We thus see workgroup mapping as an introduction to the use of data, networks, and visualization for organizational sensemaking, allowing executives to look beyond traditional business metrics and grasp – perhaps for the first time – the existence and importance of an implicit organization defined by informal collaboration. Only by seeing such a structure in concrete terms can executives enter a feedback loop in which their visual insights lead to the development and roll-out of new policies and programs aiming to influence collaboration culture. Executives often expressed surprise at the views of their organization we presented to them, and a desire to use their new understanding to drive positive change. Our visualizations similarly helped executives to realize that they can take a scientific approach to understanding complex initiatives like digital transformation by measuring the properties of the collaboration structure. The unique glyph of a company also allowed us to compare it to other companies and industries, as well as illustrating concepts like ‘siloed’ or ‘connected’ in clear visual terms.

4.2 Explore Candidate Capabilities

The kinds of capability we were exploring in this project were metrics that could be computed and visualized at the workgroup level. Using our experimental platform in Gephi, we were able to illustrate the structural distribution of a wide variety of network metrics, including degree centrality, betweenness centrality, density (closure), clustering coefficient, and constraint. While each was useful in its own way, none shed light on the two most pressing concerns from both the WPA team and our literature review – network dynamics over time as they relate to organizational agility [butts2009revisiting] and the relationship between informal workgroups and formal reporting structures [agileteams]. We now present the two new metrics that we developed in response to these concerns.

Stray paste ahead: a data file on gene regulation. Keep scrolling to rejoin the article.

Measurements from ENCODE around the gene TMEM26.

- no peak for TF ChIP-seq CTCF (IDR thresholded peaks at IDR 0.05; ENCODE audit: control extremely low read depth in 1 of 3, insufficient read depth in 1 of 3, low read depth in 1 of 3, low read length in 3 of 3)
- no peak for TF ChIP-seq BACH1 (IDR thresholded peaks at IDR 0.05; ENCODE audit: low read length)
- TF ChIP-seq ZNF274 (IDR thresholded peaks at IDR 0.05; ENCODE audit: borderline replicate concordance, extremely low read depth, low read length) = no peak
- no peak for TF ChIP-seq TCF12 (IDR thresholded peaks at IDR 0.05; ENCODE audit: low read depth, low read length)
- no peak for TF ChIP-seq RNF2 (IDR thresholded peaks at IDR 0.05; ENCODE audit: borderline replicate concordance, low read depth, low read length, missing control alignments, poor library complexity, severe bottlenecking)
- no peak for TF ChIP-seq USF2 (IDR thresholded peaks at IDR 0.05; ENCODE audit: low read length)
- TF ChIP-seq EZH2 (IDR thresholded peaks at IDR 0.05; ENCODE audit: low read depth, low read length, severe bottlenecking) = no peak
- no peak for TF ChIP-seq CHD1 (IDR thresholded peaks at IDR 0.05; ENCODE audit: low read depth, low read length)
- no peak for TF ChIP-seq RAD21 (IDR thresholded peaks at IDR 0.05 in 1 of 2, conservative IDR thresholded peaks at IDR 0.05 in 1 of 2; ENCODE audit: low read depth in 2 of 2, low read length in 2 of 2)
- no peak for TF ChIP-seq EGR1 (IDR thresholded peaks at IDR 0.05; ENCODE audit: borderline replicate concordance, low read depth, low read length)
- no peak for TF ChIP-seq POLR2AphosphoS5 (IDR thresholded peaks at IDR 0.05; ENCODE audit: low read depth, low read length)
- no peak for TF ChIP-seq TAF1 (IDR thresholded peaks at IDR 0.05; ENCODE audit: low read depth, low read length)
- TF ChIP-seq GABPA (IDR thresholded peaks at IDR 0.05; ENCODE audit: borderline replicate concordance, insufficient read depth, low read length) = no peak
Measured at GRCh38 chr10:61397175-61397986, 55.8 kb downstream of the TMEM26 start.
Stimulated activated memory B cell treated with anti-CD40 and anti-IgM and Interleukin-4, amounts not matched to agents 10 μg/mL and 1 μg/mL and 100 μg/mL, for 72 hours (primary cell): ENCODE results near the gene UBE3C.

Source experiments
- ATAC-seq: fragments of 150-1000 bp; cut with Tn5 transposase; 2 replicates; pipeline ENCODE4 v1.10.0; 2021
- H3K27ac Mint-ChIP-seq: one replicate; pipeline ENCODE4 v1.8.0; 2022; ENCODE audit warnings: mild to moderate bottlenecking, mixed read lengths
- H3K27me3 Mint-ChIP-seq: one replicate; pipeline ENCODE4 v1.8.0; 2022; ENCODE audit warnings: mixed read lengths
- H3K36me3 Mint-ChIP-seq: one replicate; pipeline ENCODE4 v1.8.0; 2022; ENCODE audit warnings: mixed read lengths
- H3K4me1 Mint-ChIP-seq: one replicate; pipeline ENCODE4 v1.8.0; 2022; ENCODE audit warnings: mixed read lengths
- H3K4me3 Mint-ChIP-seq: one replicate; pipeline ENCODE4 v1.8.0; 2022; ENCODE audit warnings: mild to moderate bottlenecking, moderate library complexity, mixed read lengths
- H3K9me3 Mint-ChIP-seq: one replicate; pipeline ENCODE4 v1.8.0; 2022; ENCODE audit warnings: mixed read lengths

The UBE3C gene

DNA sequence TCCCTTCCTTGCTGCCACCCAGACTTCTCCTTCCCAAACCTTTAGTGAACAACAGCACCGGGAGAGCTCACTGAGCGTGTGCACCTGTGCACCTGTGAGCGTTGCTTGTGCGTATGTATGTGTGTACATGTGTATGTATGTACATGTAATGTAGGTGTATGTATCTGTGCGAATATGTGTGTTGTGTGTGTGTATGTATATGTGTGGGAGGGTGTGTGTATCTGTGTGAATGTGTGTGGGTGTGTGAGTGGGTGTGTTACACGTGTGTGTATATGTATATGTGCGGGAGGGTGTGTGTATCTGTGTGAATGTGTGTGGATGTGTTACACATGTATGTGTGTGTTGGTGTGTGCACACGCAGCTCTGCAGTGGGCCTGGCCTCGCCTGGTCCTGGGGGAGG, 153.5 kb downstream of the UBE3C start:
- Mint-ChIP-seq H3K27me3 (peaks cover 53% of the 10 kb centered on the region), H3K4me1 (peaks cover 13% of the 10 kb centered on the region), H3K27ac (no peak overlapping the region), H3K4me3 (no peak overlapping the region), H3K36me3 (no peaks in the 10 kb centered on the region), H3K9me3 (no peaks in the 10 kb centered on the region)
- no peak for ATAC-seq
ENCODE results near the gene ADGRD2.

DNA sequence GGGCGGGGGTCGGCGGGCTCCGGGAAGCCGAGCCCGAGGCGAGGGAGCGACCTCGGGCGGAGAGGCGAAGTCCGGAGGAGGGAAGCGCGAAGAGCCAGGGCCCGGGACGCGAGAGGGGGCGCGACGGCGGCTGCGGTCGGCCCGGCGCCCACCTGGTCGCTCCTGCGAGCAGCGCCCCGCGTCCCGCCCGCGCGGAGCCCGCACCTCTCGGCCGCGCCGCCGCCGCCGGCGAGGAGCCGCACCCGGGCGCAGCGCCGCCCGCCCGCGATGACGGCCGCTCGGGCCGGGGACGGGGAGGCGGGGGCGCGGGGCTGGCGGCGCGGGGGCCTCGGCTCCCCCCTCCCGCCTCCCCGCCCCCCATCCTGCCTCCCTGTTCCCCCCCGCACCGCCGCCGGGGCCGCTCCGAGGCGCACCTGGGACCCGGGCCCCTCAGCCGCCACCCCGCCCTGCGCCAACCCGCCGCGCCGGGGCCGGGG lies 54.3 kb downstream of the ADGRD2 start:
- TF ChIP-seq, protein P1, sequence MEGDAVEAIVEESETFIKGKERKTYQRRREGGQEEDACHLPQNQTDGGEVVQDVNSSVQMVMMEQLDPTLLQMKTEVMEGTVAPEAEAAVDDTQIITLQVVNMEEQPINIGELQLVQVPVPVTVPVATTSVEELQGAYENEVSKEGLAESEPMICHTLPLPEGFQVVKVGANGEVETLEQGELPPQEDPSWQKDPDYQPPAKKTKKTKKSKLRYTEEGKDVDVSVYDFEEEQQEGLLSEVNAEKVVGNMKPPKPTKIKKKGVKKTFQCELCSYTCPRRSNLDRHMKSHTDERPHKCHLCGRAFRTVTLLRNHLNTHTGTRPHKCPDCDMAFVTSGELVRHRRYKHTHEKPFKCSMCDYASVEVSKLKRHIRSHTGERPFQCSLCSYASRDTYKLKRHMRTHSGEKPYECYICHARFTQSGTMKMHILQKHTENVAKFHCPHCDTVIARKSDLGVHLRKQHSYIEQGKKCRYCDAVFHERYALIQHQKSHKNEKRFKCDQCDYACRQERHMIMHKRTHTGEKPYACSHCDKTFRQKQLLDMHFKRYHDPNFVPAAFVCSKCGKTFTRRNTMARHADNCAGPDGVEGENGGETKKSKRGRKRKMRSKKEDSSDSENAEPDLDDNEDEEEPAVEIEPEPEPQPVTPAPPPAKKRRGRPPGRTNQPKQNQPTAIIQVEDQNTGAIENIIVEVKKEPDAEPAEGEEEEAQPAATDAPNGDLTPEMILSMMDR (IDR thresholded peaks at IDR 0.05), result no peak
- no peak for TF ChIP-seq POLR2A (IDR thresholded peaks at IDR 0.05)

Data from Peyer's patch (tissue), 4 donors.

4.2.1 Fluidity metric

For our visualization of organizational collaboration, we constructed a longitudinal collaboration network from strong email exchange relationships over the whole period of data collection. This provided a single, stable frame of reference for the display and comparison of multiple metrics. It also allowed us to illustrate the dynamic variation in metrics over time, by exporting videos that communicated changes in metric values as animated changes in node colors. A limitation of this approach, however, and a critique of network modelling in general [butts2009revisiting], is that such mono-structures do not capture changes over time.

If a longitudinal workgroup exhibited high levels of structural change, it may be associated with the positive qualities of agility, brokerage exploitation, and organizational learning. Similarly, low levels of connectivity change may be associated with the reliability of communication channels and the efficiency of organizational execution.

Many visualization techniques support the representation and interactive exploration of dynamic networks, using animation, sequencing, juxtaposition, and integration to encode change over time [beck2017taxonomy]. Almost all techniques require a time series of graphs as input, which introduces the challenge of specifying in advance the correct size and overlap of a sliding time window to capture phenomena of potential interest. The DynNoSlice system [simonetto2017drawing] does away with this constraint, however, by performing force-directed layout on node ‘noodles’ in a space-time cube. The relative positions and movements of nodes in any given timeslice are therefore determined by relative connectivity and changes in connectivity respectively. We wanted a collaboration metric that could capture such qualitative structural changes in quantitative form.